On August 18, 2006, two months after its prior registration expired, Seating Solutions submitted its application for a one-year renewal listing Lisa Suprina as president and Tony English as secretary as the persons with an interest in the company. Accompanying the application was a letter requesting that action be expedited because "(1) we did not receive any notification prior to the expiration date of 06/30/06 [and] (2) we are currently working on a contract in New Jersey." Follow-up letters were sent by the company on August 22 and August 26, 2006.

During this time Seating Solutions was involved in a disciplinary action brought by the Department for failure to pay workers in compliance with the PWA on three public works projects. On August 30, 2006, the Department suspended Seating Solutions and its principals from bidding or engaging in any public work projects pending debarment. By letter of September 1, 2006, the Department clarified that "the recent debarment sanctions imposed by the New Jersey Department of Labor and Workforce Development do not prevent Seating Solutions from completing public works already awarded or contractually obligated prior to the effective date of the debarment and suspension actions." Accordingly, Seating Solutions continued its work on the Williams Field project.

On October 13, 2006, the Department Commissioner ordered that Seating Solutions and its principals be debarred for a period of three years and pay the total amount of $47,965.88 as wages owed to employees, administrative fees and administrative penalties. On August 12, 2008, we affirmed the debarment in an unreported opinion, New Jersey Dep't of Labor & Workforce Dev. v. R.I., Inc., A-1713-06T3.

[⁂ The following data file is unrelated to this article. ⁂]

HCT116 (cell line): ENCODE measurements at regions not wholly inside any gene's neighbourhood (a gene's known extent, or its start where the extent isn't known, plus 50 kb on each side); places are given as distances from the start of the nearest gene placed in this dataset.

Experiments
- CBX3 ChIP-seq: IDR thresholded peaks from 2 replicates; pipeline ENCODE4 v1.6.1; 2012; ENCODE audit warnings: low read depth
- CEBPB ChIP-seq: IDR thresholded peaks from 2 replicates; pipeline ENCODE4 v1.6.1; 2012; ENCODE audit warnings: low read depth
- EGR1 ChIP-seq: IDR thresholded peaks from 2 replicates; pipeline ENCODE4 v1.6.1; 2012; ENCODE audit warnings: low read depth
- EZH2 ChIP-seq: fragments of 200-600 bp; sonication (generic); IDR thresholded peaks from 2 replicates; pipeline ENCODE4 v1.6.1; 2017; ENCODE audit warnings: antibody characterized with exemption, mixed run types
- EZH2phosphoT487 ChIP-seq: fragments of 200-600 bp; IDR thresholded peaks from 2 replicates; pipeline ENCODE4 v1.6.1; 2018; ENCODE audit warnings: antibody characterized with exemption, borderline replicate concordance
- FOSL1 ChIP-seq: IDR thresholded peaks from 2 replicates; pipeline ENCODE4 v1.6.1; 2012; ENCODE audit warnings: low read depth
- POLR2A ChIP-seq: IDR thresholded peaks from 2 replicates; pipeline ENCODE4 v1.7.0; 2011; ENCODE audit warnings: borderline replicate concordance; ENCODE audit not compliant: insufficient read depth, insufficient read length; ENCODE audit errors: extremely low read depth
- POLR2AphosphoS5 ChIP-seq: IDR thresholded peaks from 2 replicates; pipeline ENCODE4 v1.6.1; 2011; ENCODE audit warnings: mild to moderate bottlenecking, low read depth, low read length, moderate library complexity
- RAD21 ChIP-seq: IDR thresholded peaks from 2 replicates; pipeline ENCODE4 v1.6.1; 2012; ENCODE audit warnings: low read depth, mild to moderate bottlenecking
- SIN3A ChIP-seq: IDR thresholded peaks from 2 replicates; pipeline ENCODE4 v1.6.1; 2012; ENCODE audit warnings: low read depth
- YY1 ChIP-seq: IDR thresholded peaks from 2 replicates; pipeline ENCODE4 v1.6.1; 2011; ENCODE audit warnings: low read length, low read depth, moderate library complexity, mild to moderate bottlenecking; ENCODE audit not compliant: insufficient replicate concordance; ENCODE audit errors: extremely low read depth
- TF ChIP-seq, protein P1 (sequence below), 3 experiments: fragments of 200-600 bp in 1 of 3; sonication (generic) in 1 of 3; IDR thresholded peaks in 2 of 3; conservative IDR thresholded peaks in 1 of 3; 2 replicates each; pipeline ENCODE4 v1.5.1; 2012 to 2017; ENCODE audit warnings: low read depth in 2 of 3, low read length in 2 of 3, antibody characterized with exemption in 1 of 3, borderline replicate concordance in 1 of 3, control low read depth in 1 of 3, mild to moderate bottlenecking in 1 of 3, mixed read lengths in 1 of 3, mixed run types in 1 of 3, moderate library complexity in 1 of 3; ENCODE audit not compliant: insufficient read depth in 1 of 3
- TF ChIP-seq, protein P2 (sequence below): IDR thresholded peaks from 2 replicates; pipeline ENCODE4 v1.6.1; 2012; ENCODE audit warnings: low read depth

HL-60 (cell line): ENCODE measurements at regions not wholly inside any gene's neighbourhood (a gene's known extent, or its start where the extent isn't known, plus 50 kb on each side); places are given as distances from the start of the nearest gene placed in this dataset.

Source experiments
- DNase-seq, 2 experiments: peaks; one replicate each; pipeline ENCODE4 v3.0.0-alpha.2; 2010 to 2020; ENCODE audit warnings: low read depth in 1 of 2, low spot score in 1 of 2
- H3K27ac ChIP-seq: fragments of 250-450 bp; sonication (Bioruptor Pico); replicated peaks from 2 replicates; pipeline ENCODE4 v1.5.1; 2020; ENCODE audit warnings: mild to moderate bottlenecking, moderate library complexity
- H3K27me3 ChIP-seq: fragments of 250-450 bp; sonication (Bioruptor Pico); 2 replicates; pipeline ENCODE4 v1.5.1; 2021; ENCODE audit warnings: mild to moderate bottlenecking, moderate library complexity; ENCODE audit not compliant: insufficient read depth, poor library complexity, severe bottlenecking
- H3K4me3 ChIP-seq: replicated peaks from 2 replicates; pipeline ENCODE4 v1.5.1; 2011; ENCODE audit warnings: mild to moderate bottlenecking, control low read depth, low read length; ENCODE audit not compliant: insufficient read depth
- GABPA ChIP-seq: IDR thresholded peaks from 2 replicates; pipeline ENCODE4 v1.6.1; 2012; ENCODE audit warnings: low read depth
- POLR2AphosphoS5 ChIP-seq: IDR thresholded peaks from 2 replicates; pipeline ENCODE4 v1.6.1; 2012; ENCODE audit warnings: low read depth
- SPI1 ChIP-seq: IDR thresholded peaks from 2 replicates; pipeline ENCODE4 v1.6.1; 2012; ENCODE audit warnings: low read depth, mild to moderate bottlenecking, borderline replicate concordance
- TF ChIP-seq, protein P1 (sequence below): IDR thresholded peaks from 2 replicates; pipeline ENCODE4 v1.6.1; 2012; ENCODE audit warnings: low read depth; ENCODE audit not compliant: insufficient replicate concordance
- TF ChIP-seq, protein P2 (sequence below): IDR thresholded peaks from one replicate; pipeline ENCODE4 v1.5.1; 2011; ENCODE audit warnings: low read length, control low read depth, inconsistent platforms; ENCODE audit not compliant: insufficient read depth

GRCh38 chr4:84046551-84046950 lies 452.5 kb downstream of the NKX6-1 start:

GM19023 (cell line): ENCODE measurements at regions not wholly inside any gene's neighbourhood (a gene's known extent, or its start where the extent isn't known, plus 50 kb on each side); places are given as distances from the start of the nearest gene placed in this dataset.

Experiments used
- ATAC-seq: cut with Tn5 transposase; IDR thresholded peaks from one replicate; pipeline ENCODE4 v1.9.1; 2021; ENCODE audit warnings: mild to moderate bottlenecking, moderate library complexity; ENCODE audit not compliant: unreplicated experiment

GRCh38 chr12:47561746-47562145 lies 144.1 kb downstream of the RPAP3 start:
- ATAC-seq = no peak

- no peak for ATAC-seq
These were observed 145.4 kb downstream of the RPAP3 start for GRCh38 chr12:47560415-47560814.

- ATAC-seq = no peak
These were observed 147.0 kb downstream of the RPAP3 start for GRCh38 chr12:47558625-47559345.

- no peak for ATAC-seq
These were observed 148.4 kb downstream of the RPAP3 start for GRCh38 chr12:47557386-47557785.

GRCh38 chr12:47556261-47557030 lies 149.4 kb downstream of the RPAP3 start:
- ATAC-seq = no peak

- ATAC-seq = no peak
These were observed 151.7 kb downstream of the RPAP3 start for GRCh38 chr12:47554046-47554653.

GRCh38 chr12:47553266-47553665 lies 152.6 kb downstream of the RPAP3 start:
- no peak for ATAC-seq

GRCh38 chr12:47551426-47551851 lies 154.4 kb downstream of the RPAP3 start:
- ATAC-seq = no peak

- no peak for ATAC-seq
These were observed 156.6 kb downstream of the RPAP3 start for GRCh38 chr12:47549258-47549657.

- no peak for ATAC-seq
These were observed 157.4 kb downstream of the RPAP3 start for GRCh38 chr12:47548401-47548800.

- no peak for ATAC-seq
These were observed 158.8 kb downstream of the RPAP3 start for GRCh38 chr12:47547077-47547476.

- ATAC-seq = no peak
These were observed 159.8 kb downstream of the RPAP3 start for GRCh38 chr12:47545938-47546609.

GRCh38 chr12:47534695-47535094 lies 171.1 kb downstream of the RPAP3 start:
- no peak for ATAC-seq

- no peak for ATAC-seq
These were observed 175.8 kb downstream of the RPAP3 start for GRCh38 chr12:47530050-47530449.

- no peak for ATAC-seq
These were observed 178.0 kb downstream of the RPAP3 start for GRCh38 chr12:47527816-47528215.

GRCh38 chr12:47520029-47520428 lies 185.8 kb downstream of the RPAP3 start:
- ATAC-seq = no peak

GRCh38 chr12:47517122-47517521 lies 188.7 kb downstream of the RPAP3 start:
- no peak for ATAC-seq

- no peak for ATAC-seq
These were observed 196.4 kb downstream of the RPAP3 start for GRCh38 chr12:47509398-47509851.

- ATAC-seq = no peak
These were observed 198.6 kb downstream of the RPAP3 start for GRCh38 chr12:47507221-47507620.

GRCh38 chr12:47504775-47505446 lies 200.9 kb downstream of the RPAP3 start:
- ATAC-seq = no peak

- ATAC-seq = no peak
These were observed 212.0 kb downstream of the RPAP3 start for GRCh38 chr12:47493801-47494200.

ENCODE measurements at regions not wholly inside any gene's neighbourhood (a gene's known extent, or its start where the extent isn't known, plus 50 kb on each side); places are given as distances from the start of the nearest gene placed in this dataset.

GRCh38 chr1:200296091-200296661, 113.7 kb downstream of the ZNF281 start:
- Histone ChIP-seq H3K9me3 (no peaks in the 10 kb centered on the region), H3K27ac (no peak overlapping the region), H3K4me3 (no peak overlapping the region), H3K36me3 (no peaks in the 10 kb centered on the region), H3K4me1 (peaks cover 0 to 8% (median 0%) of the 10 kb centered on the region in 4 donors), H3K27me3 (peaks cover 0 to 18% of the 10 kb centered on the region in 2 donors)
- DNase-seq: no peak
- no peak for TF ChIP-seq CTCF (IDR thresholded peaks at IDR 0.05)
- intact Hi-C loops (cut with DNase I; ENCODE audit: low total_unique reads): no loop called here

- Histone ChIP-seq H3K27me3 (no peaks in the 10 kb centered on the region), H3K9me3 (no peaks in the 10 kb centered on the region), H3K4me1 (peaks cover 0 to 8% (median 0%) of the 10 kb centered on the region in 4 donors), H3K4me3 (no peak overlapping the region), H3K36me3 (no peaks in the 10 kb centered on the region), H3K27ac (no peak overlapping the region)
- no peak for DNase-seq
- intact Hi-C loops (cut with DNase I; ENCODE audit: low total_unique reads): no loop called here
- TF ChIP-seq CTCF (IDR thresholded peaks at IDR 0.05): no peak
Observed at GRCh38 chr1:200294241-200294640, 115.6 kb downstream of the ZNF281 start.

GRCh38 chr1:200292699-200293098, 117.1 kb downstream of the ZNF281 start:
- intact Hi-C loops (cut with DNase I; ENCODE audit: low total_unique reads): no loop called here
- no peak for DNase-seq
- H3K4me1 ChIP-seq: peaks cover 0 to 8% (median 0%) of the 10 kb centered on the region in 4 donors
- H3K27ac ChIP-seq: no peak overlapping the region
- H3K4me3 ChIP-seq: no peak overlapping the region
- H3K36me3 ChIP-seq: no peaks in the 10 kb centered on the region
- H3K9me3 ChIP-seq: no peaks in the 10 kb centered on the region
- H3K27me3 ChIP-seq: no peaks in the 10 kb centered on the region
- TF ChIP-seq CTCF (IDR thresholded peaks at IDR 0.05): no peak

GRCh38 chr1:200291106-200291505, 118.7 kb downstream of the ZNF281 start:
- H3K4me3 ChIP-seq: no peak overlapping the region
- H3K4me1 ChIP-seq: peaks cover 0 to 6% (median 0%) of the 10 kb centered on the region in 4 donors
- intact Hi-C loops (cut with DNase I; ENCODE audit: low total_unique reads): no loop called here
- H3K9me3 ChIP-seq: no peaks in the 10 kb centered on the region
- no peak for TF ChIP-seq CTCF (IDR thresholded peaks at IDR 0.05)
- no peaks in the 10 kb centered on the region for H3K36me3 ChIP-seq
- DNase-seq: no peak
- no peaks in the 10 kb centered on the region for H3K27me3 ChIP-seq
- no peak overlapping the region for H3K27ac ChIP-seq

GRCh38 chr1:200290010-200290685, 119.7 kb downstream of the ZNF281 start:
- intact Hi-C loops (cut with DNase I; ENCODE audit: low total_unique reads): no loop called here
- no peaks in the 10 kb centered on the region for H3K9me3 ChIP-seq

Acting on the company's 2006 application renewal, the Department issued a denial letter on September 19, 2006, on grounds that the company "engaged in a public work without a valid Public Works Contract or Registration certificate."

N.J.S.A. 34:11-56.51; N.J.A.C. 12:62-2.4(a)(2). The letter also cited N.J.A.C. 12:62-2.1(g), which states:

If the applicant knowingly supplies incomplete or inaccurate information to the department in connection with his or her application, he shall be disqualified under these rules, barred from reapplying for registration for a period of up to one year from the date of notice of disqualification and may be subject to other penalties described in N.J.A.C. 12:62-2.3, 2.4 and 2.5.

Despite the denial of its application on October 4, 2006, Seating Solutions began work on the Palmyra High School stadium public works project while unregistered. Following an informal conference on November 21, 2006, the Department confirmed its denial based on Seating Solutions' continued work on the Williams Field project after its registration had expired as well as the fact that the application submitted after the expiration date failed to identify a corporate officer, namely, Vice-President Scott Suprina. Seating Solutions requested a hearing, and the matter was transferred to the Office of Administrative Law (OAL).

At the hearing conducted on April 27, 2007, before an administrative law judge (ALJ), Department Assistant Director Robert Gaines testified that while it was standard policy to send pre-expiration notices to contractors, there was no statute or regulation requiring it. He added that copies of the notices were not kept in Department contractor files. Gaines said that when the Department was aware that the contractor was involved in a public work project with a lapsed registration certificate, a renewal registration was denied.